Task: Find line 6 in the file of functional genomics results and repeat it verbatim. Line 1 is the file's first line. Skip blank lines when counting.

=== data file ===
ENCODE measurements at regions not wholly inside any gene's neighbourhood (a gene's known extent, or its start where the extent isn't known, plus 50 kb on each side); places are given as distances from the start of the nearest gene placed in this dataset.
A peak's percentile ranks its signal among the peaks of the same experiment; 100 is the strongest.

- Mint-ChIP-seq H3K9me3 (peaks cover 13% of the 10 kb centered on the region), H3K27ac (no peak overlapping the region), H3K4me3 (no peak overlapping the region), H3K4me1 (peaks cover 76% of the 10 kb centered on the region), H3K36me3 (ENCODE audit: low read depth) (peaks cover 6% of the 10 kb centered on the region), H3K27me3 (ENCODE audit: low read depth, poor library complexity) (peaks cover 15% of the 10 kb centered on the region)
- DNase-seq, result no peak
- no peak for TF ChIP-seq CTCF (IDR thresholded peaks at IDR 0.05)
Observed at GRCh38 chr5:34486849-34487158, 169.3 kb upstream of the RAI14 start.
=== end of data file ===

Observed at GRCh38 chr5:34486849-34487158, 169.3 kb upstream of the RAI14 start.